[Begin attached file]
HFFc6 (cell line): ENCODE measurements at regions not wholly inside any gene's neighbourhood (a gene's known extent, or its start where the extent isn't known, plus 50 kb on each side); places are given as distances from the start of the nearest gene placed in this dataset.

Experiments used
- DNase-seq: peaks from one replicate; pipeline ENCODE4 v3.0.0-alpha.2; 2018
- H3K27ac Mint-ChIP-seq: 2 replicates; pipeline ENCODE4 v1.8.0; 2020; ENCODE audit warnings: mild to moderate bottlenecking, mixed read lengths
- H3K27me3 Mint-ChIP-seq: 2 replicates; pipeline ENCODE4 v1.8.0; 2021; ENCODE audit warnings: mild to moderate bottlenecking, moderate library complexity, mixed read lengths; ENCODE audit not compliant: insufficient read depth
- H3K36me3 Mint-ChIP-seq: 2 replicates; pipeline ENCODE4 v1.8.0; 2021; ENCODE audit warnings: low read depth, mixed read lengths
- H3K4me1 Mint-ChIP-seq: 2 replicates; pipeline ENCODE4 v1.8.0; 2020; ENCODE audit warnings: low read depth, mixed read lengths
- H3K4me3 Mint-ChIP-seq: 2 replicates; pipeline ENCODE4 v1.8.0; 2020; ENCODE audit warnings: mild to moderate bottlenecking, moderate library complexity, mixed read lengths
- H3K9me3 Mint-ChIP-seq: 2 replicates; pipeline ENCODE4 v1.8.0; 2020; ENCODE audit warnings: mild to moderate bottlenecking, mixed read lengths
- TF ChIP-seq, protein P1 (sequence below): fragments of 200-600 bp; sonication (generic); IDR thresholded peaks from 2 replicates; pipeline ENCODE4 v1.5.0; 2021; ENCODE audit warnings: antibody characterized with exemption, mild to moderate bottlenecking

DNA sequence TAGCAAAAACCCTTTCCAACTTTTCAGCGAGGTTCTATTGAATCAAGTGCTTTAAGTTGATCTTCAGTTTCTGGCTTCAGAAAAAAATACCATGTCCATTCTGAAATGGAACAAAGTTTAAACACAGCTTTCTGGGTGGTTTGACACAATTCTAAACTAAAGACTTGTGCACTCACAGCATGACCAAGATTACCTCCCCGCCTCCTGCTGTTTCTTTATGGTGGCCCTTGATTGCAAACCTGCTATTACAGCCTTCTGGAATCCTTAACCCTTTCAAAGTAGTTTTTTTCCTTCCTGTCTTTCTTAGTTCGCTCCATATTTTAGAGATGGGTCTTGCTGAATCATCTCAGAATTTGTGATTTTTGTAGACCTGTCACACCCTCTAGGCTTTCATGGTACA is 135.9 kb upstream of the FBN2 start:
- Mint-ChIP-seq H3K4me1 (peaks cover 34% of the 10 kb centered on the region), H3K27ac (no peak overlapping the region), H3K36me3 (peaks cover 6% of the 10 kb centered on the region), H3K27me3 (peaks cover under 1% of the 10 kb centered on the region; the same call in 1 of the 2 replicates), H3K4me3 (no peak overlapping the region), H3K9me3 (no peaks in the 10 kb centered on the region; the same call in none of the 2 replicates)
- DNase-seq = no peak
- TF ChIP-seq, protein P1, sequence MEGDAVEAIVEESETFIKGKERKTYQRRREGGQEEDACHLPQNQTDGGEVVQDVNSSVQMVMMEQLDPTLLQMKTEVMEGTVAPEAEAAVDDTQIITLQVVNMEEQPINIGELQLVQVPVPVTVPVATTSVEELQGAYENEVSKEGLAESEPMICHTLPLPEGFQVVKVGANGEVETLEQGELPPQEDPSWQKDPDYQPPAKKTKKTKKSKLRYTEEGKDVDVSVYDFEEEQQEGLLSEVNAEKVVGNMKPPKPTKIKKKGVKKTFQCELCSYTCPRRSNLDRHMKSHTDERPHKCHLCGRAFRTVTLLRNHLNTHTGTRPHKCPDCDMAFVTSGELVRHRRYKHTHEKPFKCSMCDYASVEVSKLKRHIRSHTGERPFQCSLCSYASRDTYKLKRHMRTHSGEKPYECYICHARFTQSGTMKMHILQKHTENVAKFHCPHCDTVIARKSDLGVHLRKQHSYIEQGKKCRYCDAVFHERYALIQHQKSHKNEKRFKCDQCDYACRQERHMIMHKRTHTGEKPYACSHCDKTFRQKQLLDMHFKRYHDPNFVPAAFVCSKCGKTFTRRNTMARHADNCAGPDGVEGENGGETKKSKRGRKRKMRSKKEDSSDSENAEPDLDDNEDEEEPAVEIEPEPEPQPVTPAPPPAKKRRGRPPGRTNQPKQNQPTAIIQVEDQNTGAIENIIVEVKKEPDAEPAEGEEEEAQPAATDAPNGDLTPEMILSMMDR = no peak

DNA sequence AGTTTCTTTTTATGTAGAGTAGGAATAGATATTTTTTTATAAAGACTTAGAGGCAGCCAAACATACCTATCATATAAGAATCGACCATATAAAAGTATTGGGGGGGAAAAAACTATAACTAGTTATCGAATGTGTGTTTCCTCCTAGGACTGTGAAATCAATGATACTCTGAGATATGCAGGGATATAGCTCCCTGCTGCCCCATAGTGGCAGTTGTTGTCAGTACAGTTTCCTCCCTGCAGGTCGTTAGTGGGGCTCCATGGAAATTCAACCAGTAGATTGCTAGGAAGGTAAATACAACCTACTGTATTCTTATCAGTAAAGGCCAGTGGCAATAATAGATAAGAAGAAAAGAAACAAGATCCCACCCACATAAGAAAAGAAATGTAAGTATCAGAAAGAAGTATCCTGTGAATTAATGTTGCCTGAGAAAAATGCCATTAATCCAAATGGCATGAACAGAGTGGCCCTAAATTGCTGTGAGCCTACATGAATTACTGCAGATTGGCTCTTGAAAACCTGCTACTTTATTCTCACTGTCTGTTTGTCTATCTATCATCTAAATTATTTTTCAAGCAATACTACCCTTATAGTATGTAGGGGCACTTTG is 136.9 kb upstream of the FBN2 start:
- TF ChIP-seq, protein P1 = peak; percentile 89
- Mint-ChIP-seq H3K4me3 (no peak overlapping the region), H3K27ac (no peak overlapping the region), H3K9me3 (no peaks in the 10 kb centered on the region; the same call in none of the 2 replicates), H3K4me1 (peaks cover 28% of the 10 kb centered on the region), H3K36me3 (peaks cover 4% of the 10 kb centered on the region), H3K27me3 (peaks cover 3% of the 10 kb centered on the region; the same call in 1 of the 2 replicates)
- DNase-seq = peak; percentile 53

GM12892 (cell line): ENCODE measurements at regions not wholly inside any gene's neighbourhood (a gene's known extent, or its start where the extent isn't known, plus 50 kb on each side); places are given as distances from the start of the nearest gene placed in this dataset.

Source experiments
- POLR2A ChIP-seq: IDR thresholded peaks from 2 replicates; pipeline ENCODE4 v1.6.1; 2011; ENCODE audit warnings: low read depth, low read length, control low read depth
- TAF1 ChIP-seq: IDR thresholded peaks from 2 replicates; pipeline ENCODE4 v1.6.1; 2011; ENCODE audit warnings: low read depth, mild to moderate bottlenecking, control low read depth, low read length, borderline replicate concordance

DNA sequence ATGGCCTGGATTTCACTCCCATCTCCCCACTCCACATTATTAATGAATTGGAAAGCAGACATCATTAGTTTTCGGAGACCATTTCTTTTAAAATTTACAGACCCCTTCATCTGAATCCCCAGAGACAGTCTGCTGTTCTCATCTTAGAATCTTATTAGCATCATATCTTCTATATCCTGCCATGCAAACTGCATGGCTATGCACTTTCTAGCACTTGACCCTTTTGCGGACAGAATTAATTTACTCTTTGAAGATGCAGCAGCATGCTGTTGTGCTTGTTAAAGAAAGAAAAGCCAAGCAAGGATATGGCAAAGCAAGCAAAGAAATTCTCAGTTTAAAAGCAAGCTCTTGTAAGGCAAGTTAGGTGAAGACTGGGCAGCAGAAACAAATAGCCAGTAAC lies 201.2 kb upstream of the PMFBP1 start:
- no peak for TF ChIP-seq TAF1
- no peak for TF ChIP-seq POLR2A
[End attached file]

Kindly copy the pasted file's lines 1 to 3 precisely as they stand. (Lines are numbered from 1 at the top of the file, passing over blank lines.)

HFFc6 (cell line): ENCODE measurements at regions not wholly inside any gene's neighbourhood (a gene's known extent, or its start where the extent isn't known, plus 50 kb on each side); places are given as distances from the start of the nearest gene placed in this dataset.

Experiments used
- DNase-seq: peaks from one replicate; pipeline ENCODE4 v3.0.0-alpha.2; 2018